spring break

ORANGE BEACH, Ala. (AP) — City leaders in Alabama beach towns are vowing to crack down on drunken and disorderly beach-goers.

Gulf Shores and Orange Beach have long sought to bill themselves as family friendly spring break destinations, Al.com reported.

In Orange Beach, Mayor Tony Kinnon warns that people who visit his town for spring break must behave or "you're going to jail."

Fewer Spring Break Arrests This Year

Mar 24, 2017

Police in Alabama's two largest beach towns say they've made more than 450 spring break-related arrests so far this year, and that's a big improvement from last year.

Police in both Orange Beach and Gulf Shores are implementing some new tough policies this year to keep young vacationers under control. They say the change has resulted in far fewer problems.

Orange Beach police tell WALA-TV they made 287 arrests so far this spring, which is significantly fewer than last year when more than 750 were arrested.

Gulf Shores Votes to Keep Alcohol Ban

Nov 29, 2016

The public beaches in Gulf Shores, Alabama will be alcohol-free once again next year for Spring Break.

The Gulf Shores City Council voted unanimously last night to reinstate a ban on alcohol on the city’s beaches from March 4 through April 16 of next year. The ban applies to everyone, and no alcohol will be allowed to be possessed or consumed on the beaches during that time period.

Gulf Shores To Vote on Reinstating Alcohol Ban

Nov 28, 2016

The town of Gulf Shores is looking at continuing its ban of alcohol on its beaches during spring break season for next year.

Some worry that the ban will affect local businesses and restaurants that are dependent on alcohol sales. Mayor Robert Craft explains that the decision to vote on the ban will also affect the city by decreasing the tax revenue during that time period. However, he says the city's decision is backed by confidence from broad community support to remain a family-friendly vacation area.

justice.gov

Alabama Governor Robert Bentley is facing another hurdle this week.

State Auditor Jim Zeigler has filed an ethics complaint against Bentley and Bentley’s senior political advisor Rebekah Caldwell Mason.  A-L-dot-com reports Zeigler’s complaint is the about the possible misuse of state property by the Governor, and whether Mason should be considered a public official or a lobbyist.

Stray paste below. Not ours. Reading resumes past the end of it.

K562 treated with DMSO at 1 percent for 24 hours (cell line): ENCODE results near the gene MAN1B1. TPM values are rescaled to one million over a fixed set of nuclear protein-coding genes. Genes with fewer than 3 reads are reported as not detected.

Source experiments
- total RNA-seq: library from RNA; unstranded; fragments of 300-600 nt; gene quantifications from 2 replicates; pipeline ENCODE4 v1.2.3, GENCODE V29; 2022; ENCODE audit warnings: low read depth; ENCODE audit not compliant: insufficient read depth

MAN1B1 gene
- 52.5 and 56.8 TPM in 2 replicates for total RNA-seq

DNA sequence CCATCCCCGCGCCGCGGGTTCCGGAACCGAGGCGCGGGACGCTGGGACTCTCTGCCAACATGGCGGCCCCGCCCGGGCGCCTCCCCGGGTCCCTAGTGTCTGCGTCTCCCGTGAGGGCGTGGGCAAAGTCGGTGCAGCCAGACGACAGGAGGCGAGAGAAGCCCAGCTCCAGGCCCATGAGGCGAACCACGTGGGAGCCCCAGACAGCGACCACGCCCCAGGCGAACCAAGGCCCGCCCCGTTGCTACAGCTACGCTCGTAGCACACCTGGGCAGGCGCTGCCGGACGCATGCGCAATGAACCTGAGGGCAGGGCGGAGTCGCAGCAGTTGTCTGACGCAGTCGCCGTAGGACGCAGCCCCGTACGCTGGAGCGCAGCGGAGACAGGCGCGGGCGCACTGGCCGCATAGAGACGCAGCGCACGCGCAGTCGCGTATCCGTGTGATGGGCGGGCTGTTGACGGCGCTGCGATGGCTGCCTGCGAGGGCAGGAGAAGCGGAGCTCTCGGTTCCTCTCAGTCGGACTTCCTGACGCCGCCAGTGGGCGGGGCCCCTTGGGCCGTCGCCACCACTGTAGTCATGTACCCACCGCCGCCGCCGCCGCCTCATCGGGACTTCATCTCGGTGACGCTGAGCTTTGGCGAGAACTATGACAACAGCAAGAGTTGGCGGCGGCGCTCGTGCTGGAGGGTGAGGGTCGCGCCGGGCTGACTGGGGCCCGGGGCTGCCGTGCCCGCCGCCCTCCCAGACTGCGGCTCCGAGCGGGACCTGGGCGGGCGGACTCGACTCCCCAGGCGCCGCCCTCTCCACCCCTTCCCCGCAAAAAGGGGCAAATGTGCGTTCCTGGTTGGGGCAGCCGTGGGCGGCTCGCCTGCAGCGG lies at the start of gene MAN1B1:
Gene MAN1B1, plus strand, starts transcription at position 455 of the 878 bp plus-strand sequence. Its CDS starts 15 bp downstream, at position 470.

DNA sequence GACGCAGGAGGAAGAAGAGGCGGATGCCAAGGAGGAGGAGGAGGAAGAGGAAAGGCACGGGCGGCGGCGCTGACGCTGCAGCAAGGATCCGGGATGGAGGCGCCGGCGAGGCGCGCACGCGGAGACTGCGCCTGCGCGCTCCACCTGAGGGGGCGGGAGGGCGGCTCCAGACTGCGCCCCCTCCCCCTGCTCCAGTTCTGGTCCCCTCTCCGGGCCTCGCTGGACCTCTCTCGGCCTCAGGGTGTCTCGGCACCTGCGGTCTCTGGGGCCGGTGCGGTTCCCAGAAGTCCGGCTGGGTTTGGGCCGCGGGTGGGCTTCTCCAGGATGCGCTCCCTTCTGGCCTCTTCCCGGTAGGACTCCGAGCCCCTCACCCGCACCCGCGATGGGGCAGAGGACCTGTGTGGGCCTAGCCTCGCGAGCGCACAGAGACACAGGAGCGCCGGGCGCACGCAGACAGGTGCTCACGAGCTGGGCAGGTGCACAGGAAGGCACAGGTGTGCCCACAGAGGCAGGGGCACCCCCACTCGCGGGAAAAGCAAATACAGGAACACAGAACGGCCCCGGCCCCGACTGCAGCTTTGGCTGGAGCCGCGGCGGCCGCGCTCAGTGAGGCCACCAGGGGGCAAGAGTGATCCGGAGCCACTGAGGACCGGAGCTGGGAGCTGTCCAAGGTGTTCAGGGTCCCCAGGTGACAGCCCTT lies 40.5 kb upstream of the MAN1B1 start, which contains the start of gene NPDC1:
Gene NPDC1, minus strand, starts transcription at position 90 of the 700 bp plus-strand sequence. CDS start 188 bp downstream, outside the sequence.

Governor Robert Bentley’s plan to construct four new prisons is moving on through the state legislature, but not without a few red flags. APR’s MacKenzie Bates explains.

The Senate Budget Committee sent Governor’s Bentley’s prison building plan to the full Senate. The committee approved the bill yesterday in wake of two violent uprisings at a South Alabama prison. Governor Bentley blames the incidents on overcrowding.

Senator Cam Ward says those situations show that the state desperately needs new prisons.

Alabama's attorney general is appealing a recent ruling that declared the state's death penalty sentencing system unconstitutional.

Alabama Attorney General Luther Strange says Jefferson County Circuit Court Judge Tracie Todd doesn't have the authority to prevent the state from seeking the death penalty against defendants who are charged with capital murder.

In Alabama death penalty cases, juries recommend sentences but judges have the final say. It’s not uncommon for state judges to overturn a jury recommendation of life in prison in favor of the death penalty.

Gov. Robert Bentley is hinting that lawmakers could be back in special session if they fail to pass a budget that he feels adequately funds Medicaid.

Bentley says he would veto any budget without an additional $100 million for Medicaid. While lawmakers could override his veto, Bentley says that did not preclude a special session.

Commissioner Stephanie Azar says Medicaid needs that amount to avoid cuts and continue a switch to managed care.

A new study at the University of Alabama is looking to study parents of children who have cancer.

The research is being conducted by the College of Human Environmental Sciences to see how parents of a child with cancer react while the child is going through treatment.

Dr. Sherwood Burns-Nader is heading up the study. She feels this survey can help future parents cope better with the process.